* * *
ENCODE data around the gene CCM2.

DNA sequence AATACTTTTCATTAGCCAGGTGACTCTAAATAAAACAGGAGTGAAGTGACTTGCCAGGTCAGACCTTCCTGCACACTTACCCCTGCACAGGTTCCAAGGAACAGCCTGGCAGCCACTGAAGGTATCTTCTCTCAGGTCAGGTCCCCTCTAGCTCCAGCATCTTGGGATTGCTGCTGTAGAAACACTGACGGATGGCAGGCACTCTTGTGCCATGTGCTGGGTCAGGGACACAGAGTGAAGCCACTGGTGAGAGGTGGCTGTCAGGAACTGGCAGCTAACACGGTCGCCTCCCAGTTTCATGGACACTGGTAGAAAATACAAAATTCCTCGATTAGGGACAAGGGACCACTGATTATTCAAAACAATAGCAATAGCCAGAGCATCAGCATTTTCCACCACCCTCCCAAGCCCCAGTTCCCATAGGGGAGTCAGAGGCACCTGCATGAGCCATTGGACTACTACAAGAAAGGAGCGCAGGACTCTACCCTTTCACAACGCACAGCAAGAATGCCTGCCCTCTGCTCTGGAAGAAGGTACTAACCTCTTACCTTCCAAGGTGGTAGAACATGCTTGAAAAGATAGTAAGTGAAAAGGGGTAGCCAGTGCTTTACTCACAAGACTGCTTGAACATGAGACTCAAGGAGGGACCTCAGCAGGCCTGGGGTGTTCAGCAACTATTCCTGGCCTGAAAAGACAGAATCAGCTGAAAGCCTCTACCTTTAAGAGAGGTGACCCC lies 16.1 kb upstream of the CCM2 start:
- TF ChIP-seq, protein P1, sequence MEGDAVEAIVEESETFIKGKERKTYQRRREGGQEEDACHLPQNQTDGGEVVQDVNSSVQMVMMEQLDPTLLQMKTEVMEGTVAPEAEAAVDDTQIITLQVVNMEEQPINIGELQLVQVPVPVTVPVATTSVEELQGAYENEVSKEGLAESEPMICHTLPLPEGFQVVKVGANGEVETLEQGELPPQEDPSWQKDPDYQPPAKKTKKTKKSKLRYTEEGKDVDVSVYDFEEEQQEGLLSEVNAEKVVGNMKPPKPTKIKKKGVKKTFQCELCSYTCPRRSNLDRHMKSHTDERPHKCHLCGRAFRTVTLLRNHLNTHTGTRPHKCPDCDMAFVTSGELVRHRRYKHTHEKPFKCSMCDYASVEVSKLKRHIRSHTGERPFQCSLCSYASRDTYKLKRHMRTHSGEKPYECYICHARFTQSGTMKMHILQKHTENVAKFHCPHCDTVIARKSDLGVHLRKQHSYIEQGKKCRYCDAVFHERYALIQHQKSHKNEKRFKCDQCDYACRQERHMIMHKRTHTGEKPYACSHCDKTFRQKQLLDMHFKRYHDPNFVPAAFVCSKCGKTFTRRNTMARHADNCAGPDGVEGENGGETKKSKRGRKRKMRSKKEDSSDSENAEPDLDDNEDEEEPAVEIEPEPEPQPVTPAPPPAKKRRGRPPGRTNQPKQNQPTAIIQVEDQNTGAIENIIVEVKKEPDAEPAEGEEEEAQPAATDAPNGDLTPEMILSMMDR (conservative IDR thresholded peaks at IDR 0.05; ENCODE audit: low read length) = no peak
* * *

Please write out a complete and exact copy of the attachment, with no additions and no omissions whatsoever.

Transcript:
ENCODE data around the gene CCM2.

DNA sequence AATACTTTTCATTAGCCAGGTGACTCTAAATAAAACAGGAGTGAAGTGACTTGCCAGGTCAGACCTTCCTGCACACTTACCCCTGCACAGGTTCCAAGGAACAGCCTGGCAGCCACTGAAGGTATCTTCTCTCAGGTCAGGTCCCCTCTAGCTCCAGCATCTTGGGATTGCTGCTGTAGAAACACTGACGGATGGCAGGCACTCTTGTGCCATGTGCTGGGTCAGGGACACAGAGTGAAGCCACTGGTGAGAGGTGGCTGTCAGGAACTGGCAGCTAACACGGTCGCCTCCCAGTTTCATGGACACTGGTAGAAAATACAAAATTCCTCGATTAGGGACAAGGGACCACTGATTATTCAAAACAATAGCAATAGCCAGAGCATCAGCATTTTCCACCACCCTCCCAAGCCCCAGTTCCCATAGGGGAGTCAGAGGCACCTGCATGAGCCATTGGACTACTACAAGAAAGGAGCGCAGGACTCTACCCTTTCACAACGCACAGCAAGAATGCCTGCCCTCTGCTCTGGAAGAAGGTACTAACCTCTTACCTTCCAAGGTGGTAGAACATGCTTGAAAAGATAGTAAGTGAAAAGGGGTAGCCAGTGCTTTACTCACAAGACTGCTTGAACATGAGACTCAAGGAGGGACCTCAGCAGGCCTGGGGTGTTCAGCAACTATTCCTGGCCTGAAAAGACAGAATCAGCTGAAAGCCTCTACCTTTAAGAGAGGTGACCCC lies 16.1 kb upstream of the CCM2 start:
- TF ChIP-seq, protein P1, sequence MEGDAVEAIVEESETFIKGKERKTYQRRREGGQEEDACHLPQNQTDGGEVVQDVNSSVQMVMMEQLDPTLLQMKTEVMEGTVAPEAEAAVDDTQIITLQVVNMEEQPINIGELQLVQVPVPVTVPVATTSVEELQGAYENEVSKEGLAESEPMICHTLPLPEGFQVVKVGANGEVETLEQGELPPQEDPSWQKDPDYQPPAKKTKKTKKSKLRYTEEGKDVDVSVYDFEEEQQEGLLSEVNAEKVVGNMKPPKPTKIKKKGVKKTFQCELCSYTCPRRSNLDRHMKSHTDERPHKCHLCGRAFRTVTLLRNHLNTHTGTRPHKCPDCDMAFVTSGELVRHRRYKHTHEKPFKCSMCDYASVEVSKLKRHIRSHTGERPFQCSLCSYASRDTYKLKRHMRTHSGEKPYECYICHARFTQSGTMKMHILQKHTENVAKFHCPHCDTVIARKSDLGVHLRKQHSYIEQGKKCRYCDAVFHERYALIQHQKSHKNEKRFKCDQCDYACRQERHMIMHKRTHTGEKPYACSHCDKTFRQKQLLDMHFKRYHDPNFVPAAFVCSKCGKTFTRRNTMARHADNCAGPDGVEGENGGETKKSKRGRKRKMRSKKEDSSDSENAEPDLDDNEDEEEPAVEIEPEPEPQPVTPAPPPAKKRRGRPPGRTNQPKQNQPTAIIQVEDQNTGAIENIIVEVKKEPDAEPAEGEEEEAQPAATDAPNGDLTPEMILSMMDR (conservative IDR thresholded peaks at IDR 0.05; ENCODE audit: low read length) = no peak